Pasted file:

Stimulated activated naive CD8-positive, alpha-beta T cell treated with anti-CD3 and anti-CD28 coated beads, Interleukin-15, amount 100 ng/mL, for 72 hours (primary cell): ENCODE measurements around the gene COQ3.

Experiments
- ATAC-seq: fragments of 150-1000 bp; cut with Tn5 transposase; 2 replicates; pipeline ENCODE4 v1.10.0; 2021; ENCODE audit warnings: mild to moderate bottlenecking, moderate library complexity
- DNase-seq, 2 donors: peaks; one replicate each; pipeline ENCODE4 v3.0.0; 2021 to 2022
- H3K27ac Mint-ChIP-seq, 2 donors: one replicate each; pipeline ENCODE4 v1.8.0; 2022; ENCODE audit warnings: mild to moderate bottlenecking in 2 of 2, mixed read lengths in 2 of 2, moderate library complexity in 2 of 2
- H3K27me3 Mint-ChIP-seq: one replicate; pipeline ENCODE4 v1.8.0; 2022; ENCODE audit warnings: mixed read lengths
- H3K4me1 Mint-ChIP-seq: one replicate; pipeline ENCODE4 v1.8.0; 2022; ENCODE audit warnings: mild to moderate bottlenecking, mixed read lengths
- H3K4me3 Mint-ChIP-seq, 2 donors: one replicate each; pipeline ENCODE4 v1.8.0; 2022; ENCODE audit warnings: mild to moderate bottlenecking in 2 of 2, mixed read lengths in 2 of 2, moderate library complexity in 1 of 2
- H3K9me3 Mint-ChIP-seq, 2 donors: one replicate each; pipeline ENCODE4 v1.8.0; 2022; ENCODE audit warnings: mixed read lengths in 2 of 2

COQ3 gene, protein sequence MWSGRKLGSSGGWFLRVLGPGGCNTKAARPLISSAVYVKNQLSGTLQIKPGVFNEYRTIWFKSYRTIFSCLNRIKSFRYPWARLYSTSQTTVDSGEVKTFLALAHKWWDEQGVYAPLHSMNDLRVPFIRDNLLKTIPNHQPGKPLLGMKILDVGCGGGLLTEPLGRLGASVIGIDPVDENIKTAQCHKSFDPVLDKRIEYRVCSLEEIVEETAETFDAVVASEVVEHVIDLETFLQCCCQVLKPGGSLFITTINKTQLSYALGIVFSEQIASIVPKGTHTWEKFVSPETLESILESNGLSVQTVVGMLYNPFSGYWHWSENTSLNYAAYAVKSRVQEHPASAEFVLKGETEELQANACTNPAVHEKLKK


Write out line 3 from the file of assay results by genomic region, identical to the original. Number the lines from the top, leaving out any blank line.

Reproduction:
- ATAC-seq: fragments of 150-1000 bp; cut with Tn5 transposase; 2 replicates; pipeline ENCODE4 v1.10.0; 2021; ENCODE audit warnings: mild to moderate bottlenecking, moderate library complexity